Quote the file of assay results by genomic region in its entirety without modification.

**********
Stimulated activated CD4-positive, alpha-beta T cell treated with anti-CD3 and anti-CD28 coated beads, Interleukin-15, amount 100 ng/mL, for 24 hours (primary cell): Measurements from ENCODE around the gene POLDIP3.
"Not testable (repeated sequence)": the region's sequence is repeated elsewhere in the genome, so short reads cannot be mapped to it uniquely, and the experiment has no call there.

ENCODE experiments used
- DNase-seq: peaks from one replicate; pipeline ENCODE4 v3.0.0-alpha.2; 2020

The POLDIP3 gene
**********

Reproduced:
Stimulated activated CD4-positive, alpha-beta T cell treated with anti-CD3 and anti-CD28 coated beads, Interleukin-15, amount 100 ng/mL, for 24 hours (primary cell): Measurements from ENCODE around the gene POLDIP3.
"Not testable (repeated sequence)": the region's sequence is repeated elsewhere in the genome, so short reads cannot be mapped to it uniquely, and the experiment has no call there.

ENCODE experiments used
- DNase-seq: peaks from one replicate; pipeline ENCODE4 v3.0.0-alpha.2; 2020

The POLDIP3 gene